by Sujan Garapati
I remember Mardi handing me my first paycheck after a busy Sunday night working at Scooter’s Frozen Custard. On the walk home, I ripped the once unblemished envelope into messy shreds. My eyes sparkled as I saw my name next to an actual wage. To add to the excitement, I knew my next step: opening a Roth IRA account. Roth IRA accounts represent the best action for working teenagers because they offer long-term tax-free growth potential in the form of investment.
A Roth IRA is funded through earned income with a maximum contribution of $6,000 per year. As Tim Kendrick, advisor to the Latin School Investment Fund, mentions “the benefits of Roth IRAs is reducing a younger person’s taxable liability—a tax reduction by being able to put aside money, specifically for retirement.” Here’s an example: imagine you contribute $3,000 for 20 years for a total of $60,000. After eight years in an account that earns a modest $5,000 in interest along with an investment in an index that yields 8%, your money will have doubled to $120,310 without having to pay any taxes on withdrawal (Boyte-White 2021). Moreover, It’s important to start as a teenager because Roth IRA investment returns model an exponential curve. Ed Mahoney, a Latin School Finance in Math teacher, explains: “as time goes on in those early years, your increase is fairly modest, but as more years occur, the increase per time period is a lot higher.”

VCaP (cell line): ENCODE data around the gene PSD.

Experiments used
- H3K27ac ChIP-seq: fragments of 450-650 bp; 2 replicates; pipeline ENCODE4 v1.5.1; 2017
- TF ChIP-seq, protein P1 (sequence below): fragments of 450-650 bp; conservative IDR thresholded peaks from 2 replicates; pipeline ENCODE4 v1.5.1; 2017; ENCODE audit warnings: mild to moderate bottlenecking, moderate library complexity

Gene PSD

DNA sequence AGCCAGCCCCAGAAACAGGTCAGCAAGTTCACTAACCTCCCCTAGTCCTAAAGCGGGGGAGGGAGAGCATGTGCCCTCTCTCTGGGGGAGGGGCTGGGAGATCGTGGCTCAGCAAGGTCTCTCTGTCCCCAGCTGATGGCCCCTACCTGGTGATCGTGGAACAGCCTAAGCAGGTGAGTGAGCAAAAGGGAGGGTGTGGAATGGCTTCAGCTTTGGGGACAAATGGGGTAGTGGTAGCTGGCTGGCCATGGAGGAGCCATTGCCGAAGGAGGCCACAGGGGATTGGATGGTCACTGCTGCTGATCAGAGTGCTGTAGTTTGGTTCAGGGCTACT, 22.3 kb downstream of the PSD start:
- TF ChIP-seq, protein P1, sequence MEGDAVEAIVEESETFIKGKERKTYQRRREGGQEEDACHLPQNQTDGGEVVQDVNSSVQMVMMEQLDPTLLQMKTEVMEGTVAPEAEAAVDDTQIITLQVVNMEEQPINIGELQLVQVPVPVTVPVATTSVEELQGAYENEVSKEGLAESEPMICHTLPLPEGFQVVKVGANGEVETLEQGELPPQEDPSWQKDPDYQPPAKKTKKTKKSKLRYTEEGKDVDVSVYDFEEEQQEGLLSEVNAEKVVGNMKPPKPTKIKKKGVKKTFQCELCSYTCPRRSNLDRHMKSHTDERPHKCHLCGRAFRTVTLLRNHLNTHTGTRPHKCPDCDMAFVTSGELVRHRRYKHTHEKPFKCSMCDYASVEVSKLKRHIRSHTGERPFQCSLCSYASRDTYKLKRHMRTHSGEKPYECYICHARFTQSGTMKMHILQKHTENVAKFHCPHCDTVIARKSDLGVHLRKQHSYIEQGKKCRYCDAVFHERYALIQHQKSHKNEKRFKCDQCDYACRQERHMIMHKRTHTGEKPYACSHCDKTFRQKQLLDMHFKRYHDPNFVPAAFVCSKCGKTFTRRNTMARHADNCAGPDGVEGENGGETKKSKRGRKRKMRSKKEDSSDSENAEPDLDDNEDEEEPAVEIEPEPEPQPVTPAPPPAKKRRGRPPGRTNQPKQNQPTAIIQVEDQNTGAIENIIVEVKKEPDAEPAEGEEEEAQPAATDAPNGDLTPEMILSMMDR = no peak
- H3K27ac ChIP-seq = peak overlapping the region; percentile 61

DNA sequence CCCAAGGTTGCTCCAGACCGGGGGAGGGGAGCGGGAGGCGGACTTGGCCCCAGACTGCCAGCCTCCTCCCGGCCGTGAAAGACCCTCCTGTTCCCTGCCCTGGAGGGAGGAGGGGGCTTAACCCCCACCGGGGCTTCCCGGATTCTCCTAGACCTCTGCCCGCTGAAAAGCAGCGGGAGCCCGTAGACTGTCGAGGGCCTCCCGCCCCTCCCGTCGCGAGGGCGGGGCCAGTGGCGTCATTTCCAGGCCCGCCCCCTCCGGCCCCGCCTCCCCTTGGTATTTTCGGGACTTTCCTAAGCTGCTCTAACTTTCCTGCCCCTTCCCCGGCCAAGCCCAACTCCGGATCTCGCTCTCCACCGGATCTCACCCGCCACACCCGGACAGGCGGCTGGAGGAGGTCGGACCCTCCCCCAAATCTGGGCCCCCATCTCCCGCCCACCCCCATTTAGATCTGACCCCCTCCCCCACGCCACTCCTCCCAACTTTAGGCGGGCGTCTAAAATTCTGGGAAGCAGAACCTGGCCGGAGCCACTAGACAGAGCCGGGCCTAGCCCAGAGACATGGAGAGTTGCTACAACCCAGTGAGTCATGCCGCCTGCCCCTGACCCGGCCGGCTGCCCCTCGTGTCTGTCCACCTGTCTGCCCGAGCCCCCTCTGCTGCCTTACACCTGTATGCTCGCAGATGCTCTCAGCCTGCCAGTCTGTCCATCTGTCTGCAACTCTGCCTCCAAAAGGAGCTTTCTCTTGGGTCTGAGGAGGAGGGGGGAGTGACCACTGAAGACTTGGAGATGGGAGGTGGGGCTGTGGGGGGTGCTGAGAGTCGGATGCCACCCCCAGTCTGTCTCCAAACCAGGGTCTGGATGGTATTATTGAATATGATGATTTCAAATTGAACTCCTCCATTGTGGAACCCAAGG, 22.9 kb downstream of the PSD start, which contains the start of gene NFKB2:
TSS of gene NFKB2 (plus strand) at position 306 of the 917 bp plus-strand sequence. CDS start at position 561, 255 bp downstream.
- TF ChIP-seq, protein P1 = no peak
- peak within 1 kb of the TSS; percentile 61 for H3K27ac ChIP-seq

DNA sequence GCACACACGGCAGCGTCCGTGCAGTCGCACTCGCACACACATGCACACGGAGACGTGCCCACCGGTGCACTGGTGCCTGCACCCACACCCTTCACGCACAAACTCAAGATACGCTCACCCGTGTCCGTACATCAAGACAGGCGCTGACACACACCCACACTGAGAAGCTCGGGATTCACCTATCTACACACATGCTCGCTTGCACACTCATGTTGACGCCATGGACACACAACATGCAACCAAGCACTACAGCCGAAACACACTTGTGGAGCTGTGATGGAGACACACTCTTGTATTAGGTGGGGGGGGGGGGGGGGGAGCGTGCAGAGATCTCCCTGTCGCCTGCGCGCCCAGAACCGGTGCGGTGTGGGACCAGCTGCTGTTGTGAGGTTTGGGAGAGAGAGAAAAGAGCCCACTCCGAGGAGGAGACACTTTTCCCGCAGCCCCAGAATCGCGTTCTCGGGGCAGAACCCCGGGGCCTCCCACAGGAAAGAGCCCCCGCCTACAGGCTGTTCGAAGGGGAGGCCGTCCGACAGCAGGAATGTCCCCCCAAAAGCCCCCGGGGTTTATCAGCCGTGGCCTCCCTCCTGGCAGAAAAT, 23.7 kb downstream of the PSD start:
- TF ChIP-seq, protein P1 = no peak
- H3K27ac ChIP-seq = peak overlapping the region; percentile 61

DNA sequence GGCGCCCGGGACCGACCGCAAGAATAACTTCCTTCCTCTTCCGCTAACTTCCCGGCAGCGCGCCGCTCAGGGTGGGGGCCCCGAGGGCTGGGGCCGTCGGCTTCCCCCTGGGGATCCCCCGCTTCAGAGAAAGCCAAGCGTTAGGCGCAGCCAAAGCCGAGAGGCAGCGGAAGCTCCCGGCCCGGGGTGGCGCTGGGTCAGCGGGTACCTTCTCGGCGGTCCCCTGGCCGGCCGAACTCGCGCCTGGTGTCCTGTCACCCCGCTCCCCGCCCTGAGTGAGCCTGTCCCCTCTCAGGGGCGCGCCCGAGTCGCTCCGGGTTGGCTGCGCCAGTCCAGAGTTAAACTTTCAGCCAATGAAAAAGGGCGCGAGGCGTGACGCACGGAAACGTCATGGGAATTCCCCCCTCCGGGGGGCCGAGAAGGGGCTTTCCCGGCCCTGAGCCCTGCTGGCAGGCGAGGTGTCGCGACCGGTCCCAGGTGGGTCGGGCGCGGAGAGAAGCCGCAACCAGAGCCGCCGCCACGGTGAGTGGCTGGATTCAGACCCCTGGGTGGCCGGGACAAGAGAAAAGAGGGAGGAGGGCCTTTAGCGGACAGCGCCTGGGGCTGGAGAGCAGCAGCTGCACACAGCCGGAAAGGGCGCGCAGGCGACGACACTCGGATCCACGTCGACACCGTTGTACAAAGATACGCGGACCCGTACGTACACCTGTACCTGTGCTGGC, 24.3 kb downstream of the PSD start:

Furthermore, to take full advantage of the unique tax-free properties of Roth IRAs, it’s important to invest as it allows for greater returns on the money you contribute. There are many different options, but a common choice, especially for high school students with limited knowledge of complex markets, is the S&P 500. Recent studies indicate that “only about 23% of actively managed mutual funds outperform the S&P 500 over five years” (Levy 2021).
In today’s volatile world, it is crucial for teenagers to start a Roth IRA account at a young age and invest in successful indexes to strengthen their financial futures.